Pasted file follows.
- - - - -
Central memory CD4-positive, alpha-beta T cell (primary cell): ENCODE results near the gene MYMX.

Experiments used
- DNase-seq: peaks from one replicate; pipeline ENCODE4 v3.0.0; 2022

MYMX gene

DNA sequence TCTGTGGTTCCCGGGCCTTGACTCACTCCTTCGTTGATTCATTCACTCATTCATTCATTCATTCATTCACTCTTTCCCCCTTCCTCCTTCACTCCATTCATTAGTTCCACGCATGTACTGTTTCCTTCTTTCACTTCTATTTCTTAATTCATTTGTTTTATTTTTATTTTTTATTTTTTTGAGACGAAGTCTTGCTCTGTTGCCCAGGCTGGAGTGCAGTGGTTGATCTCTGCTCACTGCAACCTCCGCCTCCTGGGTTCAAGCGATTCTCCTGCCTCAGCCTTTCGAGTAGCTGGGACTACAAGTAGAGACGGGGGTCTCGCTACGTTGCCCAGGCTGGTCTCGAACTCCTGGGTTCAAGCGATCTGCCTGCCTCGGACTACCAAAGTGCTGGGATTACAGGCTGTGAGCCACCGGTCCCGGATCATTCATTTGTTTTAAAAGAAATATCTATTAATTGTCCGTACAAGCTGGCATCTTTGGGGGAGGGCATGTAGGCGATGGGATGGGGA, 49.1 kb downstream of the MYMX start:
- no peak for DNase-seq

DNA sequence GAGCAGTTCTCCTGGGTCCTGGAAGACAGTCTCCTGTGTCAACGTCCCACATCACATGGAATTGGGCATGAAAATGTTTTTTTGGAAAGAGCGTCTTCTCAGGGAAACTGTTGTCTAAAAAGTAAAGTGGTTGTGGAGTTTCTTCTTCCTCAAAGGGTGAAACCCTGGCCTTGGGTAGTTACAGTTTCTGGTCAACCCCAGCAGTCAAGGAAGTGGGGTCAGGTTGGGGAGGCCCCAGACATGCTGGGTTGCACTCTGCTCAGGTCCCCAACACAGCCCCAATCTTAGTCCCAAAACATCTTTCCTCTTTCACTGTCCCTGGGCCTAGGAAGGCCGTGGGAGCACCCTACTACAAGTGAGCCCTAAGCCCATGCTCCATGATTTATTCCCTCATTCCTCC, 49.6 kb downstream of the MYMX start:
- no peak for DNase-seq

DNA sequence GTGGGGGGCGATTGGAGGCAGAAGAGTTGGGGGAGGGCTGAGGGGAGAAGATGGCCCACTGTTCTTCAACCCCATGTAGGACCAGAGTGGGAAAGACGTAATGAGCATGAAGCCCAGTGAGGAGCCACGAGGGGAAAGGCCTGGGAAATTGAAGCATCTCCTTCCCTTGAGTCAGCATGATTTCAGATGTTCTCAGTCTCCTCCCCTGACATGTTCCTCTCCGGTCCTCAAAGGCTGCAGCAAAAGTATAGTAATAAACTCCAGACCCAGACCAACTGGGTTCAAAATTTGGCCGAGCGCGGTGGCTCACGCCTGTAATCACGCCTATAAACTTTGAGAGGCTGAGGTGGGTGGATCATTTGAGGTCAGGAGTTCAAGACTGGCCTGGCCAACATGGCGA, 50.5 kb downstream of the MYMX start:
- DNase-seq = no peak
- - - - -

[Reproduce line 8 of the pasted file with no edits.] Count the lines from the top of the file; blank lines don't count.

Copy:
- no peak for DNase-seq